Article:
3. Together with the disciples
he was accepted onto the mountain of light
and in his preachings on poverty,
Francis followed Christ:

4. "Make three tabernacles",
following Peter's vow,
whom neither the power nor the omen
of this name deserted.

5. Paying grateful allegiance,
ye Prophets, to the law of Grace,
he celebrates the ceremony
of the Trinity with the holy feast.

6. While he as host restores to the virtues
the threefold hospitality,
and when he consecrates to Christ
a temple of the blessed minds.

7. O Father Francis
visit our door, house and grave
and redeem Eve's poor descendants
from sleep's eternal dream. Amen.



Monday, October 1, 2018

Darken the corner where you are!

(Hannibal Crossing the Alps, J.M.W. Turner)
“[Some] say it is best to dispel the gloom, not make it worse, and stick to the cheery side. I happen to have a small vocation for spreading gloom; my favorite Protestant hymn, slightly emended from the way it is sung even at Catholic Masses today, is ‘Darken the corner where you are!’ because I think, though life is funny, it is not for fun; and we have blurred the distinction between being happy and being blessed.” —John Senior

We ambulate now in the gloomy half-light of a perpetual cloudiness by day, and of a too bright, washed out starlessness by night. Without the sun beating down on us at noon and the stars delighting us at midnight, we lose our way. Everything seems to be a shapeless murk. Light is no longer light, darkness no longer dark. Our celestial signposts are imperceivable. It is the spiritual equivalent of living in one of the urban Sodoms of the American Northwest.

We could look on the cheery side of things—God is still on his throne, the pope is ravaging the last shreds of ultramontanism in his wrath, and Evelyn Waugh was taken from this world before the Novus Ordo could drive him to apostasy—but we look for a more immediate comfort. We want to see evil overthrown. We want to restore the influence of the Church upon the world. We want to have one stupid sermon where the stupid priest says something that isn’t stupid. We want not to worry about whether or not Fr. is going to groom our sons in the confessional and make his advances in the sacristy. We want to not have a sinking feeling every time someone relates that, “Today Pope Francis said…” We want, we want, we want.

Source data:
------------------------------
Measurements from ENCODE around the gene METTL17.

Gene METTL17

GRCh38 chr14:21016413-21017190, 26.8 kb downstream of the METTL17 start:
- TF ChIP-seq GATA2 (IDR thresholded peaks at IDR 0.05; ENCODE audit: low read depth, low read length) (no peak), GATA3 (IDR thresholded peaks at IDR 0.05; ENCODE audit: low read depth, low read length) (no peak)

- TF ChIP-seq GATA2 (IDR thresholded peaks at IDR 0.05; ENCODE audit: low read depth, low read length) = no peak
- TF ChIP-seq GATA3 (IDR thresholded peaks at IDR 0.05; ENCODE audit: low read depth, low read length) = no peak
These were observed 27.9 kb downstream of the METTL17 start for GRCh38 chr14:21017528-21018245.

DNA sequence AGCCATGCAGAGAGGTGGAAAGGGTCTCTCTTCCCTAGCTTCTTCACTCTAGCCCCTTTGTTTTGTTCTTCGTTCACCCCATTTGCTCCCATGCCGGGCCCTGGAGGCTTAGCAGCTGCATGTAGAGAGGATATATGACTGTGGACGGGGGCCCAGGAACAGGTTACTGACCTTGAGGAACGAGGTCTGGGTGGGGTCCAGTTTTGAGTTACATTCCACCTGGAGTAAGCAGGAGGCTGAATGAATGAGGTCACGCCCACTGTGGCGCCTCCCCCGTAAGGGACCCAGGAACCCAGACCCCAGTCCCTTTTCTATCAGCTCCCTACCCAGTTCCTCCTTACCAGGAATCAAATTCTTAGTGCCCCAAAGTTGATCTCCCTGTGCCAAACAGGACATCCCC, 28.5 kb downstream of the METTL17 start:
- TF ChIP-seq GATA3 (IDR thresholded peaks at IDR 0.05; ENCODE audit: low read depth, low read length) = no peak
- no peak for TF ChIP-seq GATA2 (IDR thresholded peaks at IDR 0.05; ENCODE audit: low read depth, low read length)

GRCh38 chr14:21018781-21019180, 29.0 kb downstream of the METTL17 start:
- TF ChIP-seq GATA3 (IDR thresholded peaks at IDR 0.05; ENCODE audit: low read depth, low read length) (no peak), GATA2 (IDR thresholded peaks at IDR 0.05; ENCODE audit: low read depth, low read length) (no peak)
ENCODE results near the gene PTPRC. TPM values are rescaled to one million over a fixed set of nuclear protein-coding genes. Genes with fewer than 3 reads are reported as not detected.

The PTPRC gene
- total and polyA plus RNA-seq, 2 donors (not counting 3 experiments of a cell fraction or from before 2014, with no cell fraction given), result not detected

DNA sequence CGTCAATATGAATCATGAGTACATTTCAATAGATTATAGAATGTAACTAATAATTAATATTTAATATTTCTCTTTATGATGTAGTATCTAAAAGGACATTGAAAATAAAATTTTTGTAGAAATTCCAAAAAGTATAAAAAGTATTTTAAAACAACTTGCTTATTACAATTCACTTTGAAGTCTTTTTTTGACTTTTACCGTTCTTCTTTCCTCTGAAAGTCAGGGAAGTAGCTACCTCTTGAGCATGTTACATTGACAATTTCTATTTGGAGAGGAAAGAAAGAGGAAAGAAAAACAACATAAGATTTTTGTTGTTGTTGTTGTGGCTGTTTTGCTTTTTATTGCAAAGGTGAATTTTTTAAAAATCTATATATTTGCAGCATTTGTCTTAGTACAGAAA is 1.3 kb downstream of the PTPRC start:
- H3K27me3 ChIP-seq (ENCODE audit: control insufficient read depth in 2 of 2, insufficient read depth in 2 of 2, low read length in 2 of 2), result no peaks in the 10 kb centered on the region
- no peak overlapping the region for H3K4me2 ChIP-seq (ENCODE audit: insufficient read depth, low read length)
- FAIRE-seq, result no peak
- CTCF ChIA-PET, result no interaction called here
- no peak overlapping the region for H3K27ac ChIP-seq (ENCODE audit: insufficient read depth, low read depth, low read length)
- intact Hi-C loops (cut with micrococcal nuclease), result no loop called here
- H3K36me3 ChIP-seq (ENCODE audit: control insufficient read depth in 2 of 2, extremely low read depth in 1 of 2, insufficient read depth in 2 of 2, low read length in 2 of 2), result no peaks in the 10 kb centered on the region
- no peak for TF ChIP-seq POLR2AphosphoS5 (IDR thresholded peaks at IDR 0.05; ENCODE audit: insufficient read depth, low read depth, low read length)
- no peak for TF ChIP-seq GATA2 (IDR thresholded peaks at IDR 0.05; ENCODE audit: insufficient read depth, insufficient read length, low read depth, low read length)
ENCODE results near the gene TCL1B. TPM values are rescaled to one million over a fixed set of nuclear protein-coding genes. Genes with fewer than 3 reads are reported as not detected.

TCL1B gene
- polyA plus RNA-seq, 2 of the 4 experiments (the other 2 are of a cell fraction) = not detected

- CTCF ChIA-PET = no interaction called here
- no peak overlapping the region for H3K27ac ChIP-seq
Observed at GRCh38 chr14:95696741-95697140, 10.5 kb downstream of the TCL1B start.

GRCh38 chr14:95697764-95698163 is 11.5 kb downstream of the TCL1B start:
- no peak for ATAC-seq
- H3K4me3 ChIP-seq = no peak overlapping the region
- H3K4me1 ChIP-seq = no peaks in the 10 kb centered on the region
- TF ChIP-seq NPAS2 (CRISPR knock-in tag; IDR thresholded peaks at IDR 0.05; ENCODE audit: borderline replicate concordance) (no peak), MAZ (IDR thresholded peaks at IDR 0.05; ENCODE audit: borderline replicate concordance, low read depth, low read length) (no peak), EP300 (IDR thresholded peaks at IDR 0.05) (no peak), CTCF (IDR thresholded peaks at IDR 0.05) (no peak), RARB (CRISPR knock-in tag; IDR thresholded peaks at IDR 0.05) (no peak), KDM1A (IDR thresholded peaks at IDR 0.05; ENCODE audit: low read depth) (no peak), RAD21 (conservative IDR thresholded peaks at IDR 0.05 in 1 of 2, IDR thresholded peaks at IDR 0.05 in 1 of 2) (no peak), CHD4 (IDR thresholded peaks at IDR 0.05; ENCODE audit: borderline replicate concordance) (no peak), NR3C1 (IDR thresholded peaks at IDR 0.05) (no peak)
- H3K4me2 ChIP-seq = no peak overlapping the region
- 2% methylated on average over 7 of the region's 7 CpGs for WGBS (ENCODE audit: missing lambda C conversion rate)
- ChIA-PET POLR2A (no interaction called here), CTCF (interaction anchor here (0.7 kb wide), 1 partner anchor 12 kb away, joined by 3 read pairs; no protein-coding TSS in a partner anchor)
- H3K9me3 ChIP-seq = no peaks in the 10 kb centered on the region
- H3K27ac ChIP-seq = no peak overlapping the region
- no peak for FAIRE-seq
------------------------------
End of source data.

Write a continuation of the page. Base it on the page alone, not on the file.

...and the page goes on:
God sends us out as sheep in the midst of wolves, and we need to toughen up.

We are not given the Church for our consolation, although it possesses consolations beyond imagining. We are not given our little rare islands of traditionalism and good spiritual fathers so we can simply huddle away from the aerial bombardment of the Enemy.

God sends us out in the midst of wolves. We are not out there solely to save ourselves but to save our brethren. Be as clever as the Devil and as pure as the Virgin.

A city on a hill cannot be hidden, neither from our friends nor from our enemies. In order to be a beacon for the lost and imperiled, it cannot hide itself from the armies of Hell. A hidden stronghold speaks lies to those who hide within; it lies that hiddenness is sufficient for safety, that they can trust on hoarded wealth and unpracticed arms.

Be as gloomy as you please, but do not let that be an excuse for sloth. The ancient Jews were conquered by Rome and fenced in on all sides. By the time of the Incarnation they had ossified and used this oppression as an excuse for an ouroboros-like ethic of scrupulosity. Sloth is sadness at the thought of real spiritual practice, a repulsion against spiritual action that penetrates into the inner man and reaches out for the betterment of others. It is easier to condemn a cardinal than to practice a cardinal virtue.

The early Church faced oppression from without; we are learning what it is means to be oppressed from within. The Roman martyrs could ask, “Why do the nations rage?” We learn to ask, “Do you betray the son of man with a kiss?” We encounter Iscariots everywhere. We are sheep sent out in the midst of wolves. Learn how to survive or be devoured.